Following the release of a report issued by the Committee on Climate Change (CCC) last month, the National Sheep Association have suggested that some people are “hell bent” on portraying sheep as the “enemy”. The report recommends a reduction on UK sheep numbers to tackle greenhouse gas emissions.
The report also claims that a 20-50% reduction in lamb and beef pasture could release up to 7m hectares of grassland to be used as land for biofuel and woodland growth.
The sheep industry has described the report as being “hugely frustrating” and farmers have said that we should actually maintain or increase UK sheep numbers. The National Sheep Association (NSA) has opposed the recommendations of the CCC and was quick to point out the environmental benefits of sheep farming.
Phil Stocker, Chief Executive of the National Sheep Association, explains: “Sheep play a huge part in regenerative agriculture. This contributes to keeping our uplands in good condition and improving our lowlands in terms of soil quality.”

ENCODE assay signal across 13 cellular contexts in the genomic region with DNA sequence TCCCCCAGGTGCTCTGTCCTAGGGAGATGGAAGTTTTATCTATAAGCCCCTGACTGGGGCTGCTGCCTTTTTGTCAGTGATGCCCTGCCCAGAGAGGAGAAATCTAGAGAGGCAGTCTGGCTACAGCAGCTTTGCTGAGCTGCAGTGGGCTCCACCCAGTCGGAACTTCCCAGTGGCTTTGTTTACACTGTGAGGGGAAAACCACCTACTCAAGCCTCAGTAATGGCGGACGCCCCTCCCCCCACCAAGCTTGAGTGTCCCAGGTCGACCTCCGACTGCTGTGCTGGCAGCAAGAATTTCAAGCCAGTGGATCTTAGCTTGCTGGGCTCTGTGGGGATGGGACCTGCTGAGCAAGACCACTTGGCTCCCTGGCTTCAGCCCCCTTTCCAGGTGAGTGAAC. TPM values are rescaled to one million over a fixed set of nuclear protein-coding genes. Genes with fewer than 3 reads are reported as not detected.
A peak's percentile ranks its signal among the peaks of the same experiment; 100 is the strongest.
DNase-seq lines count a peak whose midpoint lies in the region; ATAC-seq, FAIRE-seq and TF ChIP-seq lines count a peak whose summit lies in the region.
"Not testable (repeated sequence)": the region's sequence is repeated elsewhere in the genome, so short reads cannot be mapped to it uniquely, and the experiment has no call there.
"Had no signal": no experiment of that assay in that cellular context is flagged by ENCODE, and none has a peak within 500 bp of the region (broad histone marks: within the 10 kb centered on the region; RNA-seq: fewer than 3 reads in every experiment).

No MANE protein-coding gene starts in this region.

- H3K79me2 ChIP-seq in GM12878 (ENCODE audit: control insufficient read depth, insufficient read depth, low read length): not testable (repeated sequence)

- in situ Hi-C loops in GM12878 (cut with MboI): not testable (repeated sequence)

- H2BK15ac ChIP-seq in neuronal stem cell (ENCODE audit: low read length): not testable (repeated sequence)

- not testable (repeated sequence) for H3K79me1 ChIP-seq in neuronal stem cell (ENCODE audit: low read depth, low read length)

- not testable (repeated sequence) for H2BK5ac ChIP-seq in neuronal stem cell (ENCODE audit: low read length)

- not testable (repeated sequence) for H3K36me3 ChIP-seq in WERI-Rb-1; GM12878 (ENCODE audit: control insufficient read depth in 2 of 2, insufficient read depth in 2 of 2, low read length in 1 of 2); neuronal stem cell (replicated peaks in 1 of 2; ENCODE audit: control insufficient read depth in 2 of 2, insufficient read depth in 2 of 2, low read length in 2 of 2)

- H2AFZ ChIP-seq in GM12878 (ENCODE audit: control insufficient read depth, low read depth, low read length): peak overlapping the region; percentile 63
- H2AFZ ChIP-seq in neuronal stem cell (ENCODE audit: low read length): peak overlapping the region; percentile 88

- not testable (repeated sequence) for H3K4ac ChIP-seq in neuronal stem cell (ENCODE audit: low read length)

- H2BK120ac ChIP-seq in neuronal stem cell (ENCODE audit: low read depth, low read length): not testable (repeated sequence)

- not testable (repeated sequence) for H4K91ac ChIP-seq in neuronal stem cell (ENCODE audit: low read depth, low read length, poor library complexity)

He further claims that “putting sheep back into arable rotations would result in a natural regeneration of soil quality and fertility.”
Many sheep farmers dispute the way in which standard carbon footprint calculations are based in this report. The NSA cites two main reasons for this;
1: The report does not consider full life cycle analysis. Nor does it consider the role of animals, pasture and carbon sequestration.
2: The report confuses a natural carbon cycle that has been going on for thousands of years with an industrial carbon cycle affected by the use of fossil fuels and changes in land use.
Speaking on behalf of the NSA, Phil Stocker describes the report as “hugely frustrating” and asks why a body like the CCC would refuse to accept the “natural aspects” of the carbon cycle?
Commenting further, Mr Stocker said: “Some people are hell bent on portraying sheep as the enemy when they actually deliver far more than just high quality and nutritious meat. They could, in fact, be argued to be the ultimate in renewable technology.”